...ask for enterprises to supportinterfaces where they can hand the enterprising cryptto data, and so Ithink, a lot of the innovation in the space and the interest from enterpriseslike how to how to c build experiences for their customers. That do that, sothe enterprise can be safer M in the event of a breach. So it's not acatastrophic failure where all these records are stolen, but also so thatthe customer can have a a better experience working with thatenterprise. They can can trust that the they can trust the software winouttrusting the company. You know this is, I think why enterprises are interestedin this space and to get back to you, know youroriginal question to build useur experiences that arepleasant right now. I think you need to leverage a lot of existing enterprise,sensralized software and technology. So you know our framework and a lot of theopen soursoftware that we're poling together is blending, centralizedsecurity concepts with these centralized ones and censralizedapplication hosting experiences with decentralize ones, and we want to makeit easy for enterprise software engineers to buildwith tools that they're familiar with and patterns deveelpment that they'refamiliar with, where they're leveraging you know, centralized technologies toprovide user experiences that are good, Um hat, where the performance isacceptable to users right now, Um and then all the while that are thinking andsort of witwith an eye towards how are we going to decentralize these cmpesepieces? In the future, when these sentualized technology performance sortof catches up so I's, like a specific example that you I really love, I pfs,I think it's great m, there's some cases where you're better off justusing Cassandra y know and like, and I I think, depending on what theenterprise you know is trying to build in a solution. Theyr they're makingsometimes it's okay- to make that trade off F, especially as you're S,developing initial prove concepts. No well. My take o. It is the the intentof a blatching intent. AFL. These decentralize systems is that they hookinto some trustless entity, some single source of truth n. You can have aCasandra clouster and if it's, if it's operating or checkingin with a plaz machine, you know you've got some doubt ofalidity to that COSANDRICOSC cluster. But you know to bring back to yourother point about controlling your identity and controlling your privatekeys. I think it's really interesting in one of the more compelling use casesof of Bachin, as it is Um, not just the equifacts and everything contained. Buthow do you establish an identity? You had an articular project that I thoughtwas interesting and I might actually have to replicate it here. I in thefuture Um with h biometric data yeah and I'm kindof I'm kind, O curious. You know if you could tall talk about your experienceswith that and how you actually dcentralize some biometric data for iffor one of your customers yeah, so that that's a it's an interesting eastcaseso like I, I can talk about it generally, though you diit with me asalso yeah. So, like you know, basically you knowone of the the keys archallenges like Wat. Youknow I mentioned, is you know this? This keymanagement problem like it's a big, it's a big step for a lot of users tounderstand that they have to defend and protect private keys. So you might youmight ask yourself Wel, you know in in Thi Middle Term. You know how do I makea if I'm an enterprise, and I want users to have the sort of experience of block chain sort of security, but Idon't want to actually make them responsible for private keys. I'm goingto use some people call them like cloud wallats. You know they're private keys in this case or managed byan enge enterprise and then the access to those private keys and tecae. Theways that those private keys can be used to interact with block chains iscontrolled by centralized Software Inein Enterprise, web application andso in in a case of cloud wallets you youhave the same authentication problem that you've always had when you'rebuilding of application. So you know a user comes to a website. They lock init they're using in a password. They get Y, U Adjacon, Webtoe and like abarrew token, and then that token you know, is the thing that they can use topresent to services to claim to be a specific identity. And so you canimagine logging in to a website getting a beer token, and then saying you know,I wanta check my balance. I want to transfer some funds and in in those cases the cloud walletwill take those actions. If the bearer token is correct- and- and you know,that's really scary, because I just steal your barer topen and now Icontrol like whether or not I can see your balance or can send fluns tosomeond one. So then people say, Oh Lok, let's add on multiple factors to theauthentication propessess. So let's,...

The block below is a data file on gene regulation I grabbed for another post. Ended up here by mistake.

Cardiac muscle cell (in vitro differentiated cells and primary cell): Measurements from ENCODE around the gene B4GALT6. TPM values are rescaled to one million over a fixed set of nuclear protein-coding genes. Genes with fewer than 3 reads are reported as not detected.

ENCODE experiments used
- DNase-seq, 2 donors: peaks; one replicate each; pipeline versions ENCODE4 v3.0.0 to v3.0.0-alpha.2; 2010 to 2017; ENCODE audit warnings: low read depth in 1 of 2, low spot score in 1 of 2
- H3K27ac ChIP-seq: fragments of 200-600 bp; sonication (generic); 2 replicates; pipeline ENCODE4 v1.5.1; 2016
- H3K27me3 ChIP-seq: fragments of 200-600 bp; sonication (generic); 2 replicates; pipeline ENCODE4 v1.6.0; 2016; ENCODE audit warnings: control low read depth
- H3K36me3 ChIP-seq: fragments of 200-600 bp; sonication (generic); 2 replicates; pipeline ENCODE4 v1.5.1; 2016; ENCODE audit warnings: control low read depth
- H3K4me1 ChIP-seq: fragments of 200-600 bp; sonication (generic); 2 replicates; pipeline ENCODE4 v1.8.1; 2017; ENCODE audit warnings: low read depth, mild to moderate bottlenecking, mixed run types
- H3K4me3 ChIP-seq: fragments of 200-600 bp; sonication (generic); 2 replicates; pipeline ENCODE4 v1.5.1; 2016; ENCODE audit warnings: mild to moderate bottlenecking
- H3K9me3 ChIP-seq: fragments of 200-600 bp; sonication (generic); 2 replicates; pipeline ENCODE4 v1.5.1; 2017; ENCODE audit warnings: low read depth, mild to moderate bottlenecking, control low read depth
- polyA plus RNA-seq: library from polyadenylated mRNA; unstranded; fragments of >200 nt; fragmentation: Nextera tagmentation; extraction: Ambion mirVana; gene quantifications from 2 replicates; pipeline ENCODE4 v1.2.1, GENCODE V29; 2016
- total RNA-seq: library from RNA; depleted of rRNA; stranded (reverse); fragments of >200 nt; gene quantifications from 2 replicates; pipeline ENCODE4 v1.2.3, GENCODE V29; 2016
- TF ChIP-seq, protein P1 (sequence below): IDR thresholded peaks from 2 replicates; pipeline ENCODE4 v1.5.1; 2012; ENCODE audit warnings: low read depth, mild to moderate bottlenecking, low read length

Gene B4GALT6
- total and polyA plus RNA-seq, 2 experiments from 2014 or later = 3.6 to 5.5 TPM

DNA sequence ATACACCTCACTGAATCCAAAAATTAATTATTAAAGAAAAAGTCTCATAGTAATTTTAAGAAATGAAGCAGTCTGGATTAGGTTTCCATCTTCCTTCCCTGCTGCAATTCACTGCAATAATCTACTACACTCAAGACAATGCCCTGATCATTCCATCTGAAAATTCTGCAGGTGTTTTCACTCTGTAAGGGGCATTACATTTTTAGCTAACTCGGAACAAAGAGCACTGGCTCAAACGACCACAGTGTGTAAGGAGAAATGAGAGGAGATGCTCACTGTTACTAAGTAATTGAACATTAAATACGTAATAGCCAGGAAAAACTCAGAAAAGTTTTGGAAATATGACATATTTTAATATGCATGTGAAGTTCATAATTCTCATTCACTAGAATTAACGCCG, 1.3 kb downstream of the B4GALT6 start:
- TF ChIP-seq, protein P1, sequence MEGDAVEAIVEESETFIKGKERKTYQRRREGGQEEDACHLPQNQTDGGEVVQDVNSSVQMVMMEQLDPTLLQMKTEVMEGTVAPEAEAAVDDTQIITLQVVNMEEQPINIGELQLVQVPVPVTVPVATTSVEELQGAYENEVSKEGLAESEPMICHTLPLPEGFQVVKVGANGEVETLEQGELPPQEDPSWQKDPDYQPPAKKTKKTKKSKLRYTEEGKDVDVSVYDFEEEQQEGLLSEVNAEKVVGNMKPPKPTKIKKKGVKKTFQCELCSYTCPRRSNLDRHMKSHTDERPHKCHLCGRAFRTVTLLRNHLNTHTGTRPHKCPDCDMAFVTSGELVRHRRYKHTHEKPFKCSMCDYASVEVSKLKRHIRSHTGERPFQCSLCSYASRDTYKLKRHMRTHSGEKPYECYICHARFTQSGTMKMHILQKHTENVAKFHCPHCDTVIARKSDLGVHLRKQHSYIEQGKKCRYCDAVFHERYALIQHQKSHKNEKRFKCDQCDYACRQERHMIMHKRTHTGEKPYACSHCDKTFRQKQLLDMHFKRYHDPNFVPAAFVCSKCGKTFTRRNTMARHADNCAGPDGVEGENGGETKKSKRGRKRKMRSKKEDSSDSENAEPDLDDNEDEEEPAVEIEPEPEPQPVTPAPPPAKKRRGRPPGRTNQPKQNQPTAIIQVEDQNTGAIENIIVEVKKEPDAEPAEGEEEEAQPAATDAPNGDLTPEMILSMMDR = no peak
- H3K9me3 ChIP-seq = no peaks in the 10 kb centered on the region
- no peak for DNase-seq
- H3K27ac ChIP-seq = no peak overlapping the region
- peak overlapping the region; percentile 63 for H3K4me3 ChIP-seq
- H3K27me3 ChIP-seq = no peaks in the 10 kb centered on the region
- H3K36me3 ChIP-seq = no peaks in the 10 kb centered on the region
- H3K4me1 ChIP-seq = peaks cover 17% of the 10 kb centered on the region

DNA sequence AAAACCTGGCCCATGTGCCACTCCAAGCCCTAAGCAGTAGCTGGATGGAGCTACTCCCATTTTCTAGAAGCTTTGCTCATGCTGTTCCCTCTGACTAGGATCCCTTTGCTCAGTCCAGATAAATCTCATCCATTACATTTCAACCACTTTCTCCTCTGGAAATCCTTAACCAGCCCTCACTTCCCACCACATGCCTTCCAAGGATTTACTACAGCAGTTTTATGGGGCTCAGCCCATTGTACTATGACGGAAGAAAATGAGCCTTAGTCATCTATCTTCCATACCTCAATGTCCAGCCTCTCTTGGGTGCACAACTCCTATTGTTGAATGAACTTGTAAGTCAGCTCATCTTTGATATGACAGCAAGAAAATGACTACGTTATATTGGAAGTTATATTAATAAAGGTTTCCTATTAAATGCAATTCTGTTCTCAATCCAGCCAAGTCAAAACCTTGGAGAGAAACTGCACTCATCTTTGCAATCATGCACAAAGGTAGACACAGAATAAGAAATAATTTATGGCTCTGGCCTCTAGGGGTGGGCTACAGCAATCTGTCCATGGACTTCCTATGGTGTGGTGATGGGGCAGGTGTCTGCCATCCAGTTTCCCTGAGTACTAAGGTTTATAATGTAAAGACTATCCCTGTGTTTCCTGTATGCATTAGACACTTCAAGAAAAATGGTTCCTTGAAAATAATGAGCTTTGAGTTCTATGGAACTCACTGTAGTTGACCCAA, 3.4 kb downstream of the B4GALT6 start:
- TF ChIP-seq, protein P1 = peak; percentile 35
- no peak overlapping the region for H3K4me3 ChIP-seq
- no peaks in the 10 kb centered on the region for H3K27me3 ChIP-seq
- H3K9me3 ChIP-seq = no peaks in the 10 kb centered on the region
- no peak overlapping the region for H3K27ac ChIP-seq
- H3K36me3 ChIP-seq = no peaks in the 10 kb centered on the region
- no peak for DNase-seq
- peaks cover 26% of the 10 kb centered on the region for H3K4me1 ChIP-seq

...let's ask for you to prove that you'rein control of a phone number prove that you remember. You know your yourpassword and prove that you're in control of some biometric you knowmaybe prove to your control of two or three biometrics, different differentones, and so, when you're building these like these cloud wallets, are agreat opportunity to sort of blend. You know the state of the art, ancentralized biemetric security technologies with decentralizedtechnology, because you you can, you can lay on all these concepts and thenyou can say you know this. This enterprise is gonnaonly allow certain kinds of actions. If all that guarantees are are met so andand you can boot strap, you know those identities from fron from bochingidentities as well. O know you can. You can have a client prove that they're in controlof a private key and then use that then log in with using IM and password, andyou keep adding these layers on and t at some point, you have confidence thatwhen an action is happening in a sensialized system that there's there'sreason to believe that the human on the other end of that action is still theperson they claim to be so like. This is something that I've II think a lot of enterprises will probably do as they start to build outbotching applications for their customers. They will initially use thiscloud wallet pattern because it's familiar to them like they. They likethe idea of being in control of what a user can and can't do in the system,but ultimately that there's a problem there, because if the user isn't theone who's actually in control of the private key, then all of this extrabiometric stuff that you're doing is doesn't really matter Um. So I think you know the experience that we've hadis Bensir of blending, centralized security concepts, biometrics and withblock chain M afpenication. But I think the really interesting thing that wehaven't spent a whole lot of time, on which I think there's there's some really interestingpapers out there you can sort of dig around and look at t is like the ideaof secure desentralized biometrics on the block chain, where you're, storing,true biometric templates and decentralized storage technologies andthe verification and authentication can be done in a completely distributedmanner. Yeah. One of the things I was looking Atto is how how we could usebiometrics is sort of an entry point, so you must first pis the biometrictest, O Eres, a lot of this computation stuff that we have to do for thatrequires things like bk, trees and and really a complex fuzzy, fuzzy logic.You know you know you want to do hamming codes, a million times h overon on on a table of m mapping, just TA detective. You got that existing inthere it's it's really difficult to do in a decentralized manner with thecurrent technology, but with something like true that it might actually makeit viable. So I'm kinda interested in how that kind of works out in the longrun yeah. So I'm kindo curious. What what are you guys doing with theFramework Right now? Where's the progress on that and how's that going?What's your roadmap, Oh man, so h! Well, there's a couple of things I mean.One thing I think you know I should say is that for for a while, the frame work,wiz was sort of really really forward. Looking trying to take advantage of allthe coolest little developer, sugars that I could find out there and it gotkind of bloated, and so I had t had to go ahead and rewrite a big chunk of itand get rid of all these dependencies that had snuffed their way in therethat we're making it hard for users m. So we have a long ways to go. I think youKno high level the framework right now it wor it works well for UM building, desentialized applicationswith a theory in an IPFs in six secure, sandbox, environment, so that's kind ofthe the short term gold. I it I think it meets. You know roughly Bhut, it'sstill, you know actively under development. You know I like what you said about.You know it being kind of hard to handle some ofthese dessentualize afpenication Um concepts and wh N. I think about whatthe framework is really attempting to be M. I want it to be theabstraction that you reach for when you, when you counte Er some of theseproblems I want I want it to saw I wantit to. I want it to be easy to apply to solvesome of these higher order problems, so we're adding layers on top of this sortof event, source model to support those use cases. So encryption support is thes sort of coming soon and I'm hoping that by providing like areally simple interface on top of libodium and iifas and during smartcontracts, we can provide some sort of general standards for how to handle Umencrypted a off cane data with integreting Manashon chain, and...